Watt's Towers in LA. I visited these once and they inspired me to just go and be a DIY freak. Sabato Rodia made these beautiful towers around his home over 33 years out of found materials like bottles and rebar and seashells. They are on the National Historic Register. They are inspired by nature and are beautiful and enduring!
10. Your hidden talents...?
I'm a pretty good quilter/seamstress. Before I had kids I made lots of quilts and pillows and curtains inspired by the Gees Bend quilters. Now I don't have the time but I hope to get back to that craft at some point!
11. The best piece of advice you actually followed?
Film and then watch a performance at a show and learn something from it. My husband Tucker suggested it. Many artists do this to improve their performances. It took me 20 years to do it but I recently watched a performance and learned a lot about subtle things like how I can stand to get better at singing more in tune, how the band can blend our harmonies better, and how we can improve the visuals (stage lightning, projections, etc.).
12. The best thing you ever bought, stole, or borrowed?
Our house. We bought it four years ago before the PDX housing market went through the roof. It's a lovely house with an attic space where I have privacy to write songs. I feel very lucky we can raise our children in this house. It's on a block with 22 other children and the kids can walk to school. We are close to a street with coffeeshops and groceries and restaurants. We love our neighbors. I feel very lucky to live in our house.
13. You feel best in Armani or Levis or...?
Levi's for sure. Never worn any Armani. I'm not a fashion person at all. I don't really care. It's one of the parts of the music business that I struggle with. You'll notice that on tours I only wear one outfit each night. Once I find something I like, I see no need to switch it up!
14. Your dinner guest at the Ritz would be?
Björk and serpentwithfeet. I love their recent collaboration on Björk's song "Blissing Me". I listened to that track on repeat when it came out. I would love to hear about their collaboration and I'd love to get to know them as artists because they both seem like really interesting, original and passionate people.
15. Time travel: where, when and why?
150 years into the future so I could see my great grandchildren and how their generation and the generations before them banned assault weapons and there were no more mass shootings in the US (or anywhere else in the world).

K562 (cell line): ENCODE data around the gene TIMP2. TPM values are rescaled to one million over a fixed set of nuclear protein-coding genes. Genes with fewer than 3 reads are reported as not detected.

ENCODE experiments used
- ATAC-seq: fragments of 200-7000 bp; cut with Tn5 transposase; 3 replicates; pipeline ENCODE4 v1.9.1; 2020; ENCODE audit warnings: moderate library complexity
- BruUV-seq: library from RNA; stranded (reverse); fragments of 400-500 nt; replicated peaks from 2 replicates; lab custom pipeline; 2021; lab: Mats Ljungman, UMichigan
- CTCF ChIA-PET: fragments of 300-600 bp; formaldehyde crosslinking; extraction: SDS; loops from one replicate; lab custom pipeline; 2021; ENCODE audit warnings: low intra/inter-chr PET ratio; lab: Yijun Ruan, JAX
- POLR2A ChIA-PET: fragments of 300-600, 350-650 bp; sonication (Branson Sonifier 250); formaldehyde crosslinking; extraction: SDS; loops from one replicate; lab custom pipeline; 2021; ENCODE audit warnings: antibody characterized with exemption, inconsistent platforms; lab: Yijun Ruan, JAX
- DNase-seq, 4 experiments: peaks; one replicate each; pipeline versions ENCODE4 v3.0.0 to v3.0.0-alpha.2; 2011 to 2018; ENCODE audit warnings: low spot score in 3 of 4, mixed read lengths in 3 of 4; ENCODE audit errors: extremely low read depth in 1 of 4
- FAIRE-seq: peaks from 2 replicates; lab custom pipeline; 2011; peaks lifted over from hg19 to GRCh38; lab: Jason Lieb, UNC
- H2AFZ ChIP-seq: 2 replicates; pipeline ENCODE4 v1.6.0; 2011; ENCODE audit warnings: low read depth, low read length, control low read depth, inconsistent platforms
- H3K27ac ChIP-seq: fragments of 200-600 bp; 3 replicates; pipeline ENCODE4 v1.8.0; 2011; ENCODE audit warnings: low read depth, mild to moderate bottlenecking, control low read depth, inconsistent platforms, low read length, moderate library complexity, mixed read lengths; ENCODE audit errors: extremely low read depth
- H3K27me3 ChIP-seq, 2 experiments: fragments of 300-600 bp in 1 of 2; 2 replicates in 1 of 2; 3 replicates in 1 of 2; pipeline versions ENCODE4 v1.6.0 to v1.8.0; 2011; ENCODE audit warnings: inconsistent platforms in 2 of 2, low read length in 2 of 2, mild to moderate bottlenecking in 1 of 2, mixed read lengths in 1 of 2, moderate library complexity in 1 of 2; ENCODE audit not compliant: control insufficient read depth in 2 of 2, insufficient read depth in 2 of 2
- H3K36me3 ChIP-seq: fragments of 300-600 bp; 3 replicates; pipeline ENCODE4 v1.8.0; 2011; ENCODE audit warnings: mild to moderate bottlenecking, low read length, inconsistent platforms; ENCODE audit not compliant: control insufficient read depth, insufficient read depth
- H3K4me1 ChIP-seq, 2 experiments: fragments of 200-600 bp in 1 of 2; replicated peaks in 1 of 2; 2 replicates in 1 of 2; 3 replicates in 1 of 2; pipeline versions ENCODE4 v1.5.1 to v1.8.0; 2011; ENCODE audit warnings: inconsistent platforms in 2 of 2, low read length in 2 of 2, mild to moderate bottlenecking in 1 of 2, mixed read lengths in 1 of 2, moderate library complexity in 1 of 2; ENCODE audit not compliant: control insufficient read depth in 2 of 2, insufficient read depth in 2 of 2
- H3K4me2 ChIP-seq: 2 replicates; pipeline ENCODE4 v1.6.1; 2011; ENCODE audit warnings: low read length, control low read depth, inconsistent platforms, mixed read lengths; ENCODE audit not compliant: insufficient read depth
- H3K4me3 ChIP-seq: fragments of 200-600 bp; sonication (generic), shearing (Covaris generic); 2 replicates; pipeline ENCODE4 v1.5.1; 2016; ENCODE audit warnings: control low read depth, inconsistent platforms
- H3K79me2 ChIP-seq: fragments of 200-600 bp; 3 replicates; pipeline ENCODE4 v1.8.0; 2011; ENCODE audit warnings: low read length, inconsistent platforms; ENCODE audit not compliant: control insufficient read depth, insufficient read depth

16. Stress management: hit man, spa vacation or Prozac?
Spa vacation! I get about one-two massages per year. I would love to get more but I never seem to find the time! Take a spa vacation with friends/my husband to some warm and sunny place sounds like heaven right about now ...
17. Essential to life: coffee, vodka, cigarettes, chocolate, or...?
Coffee! I drink one cup of French Press coffee every morning and one in the afternoon if I need a pick-me-up. Coffee is what gets me out of bed in the morning. I've never indulged very much in the other vices though a glass of red wine before a performance sure helps loosen me up.
18. Environ of choice: city or country, and where on the map?
I love living where we live in NE Portland but I dream of someday living in Paris, New York, LA and having a tiny vacation home somewhere warm, sunny and rural/wild like in Mexico or Hawaii. A girl can dream!
19. What do you want to say to the leader of your country?
You have the power to do so much good. Ban assault weapons. Give us a tax structure that is fair to the poor and middle class. Care about the environment and support programs for solar power and wind power. Flood the public school system with cash. Relieve student debt. Lock up police officers who murder citizens. Stop being such a sexist creep. Sigh ... the list goes on and on ...
20. Last but certainly not least, what are you working on, now?
Writing a keynote speech for the MN Music Coalition Conference coming up in April. Practicing songs for tour. Working on my podcast. Dreaming of the direction I'd like to go in terms of writing my next album. Taking care of the kids and the house and trying to keep all the juggling balls in the air!
- Not The Beginning of the End: An Interview With Laura Veirs ... ›
- Laura Veirs: The Lookout (music review) ›
- Laura Veirs: Warp and Weft - PopMatters ›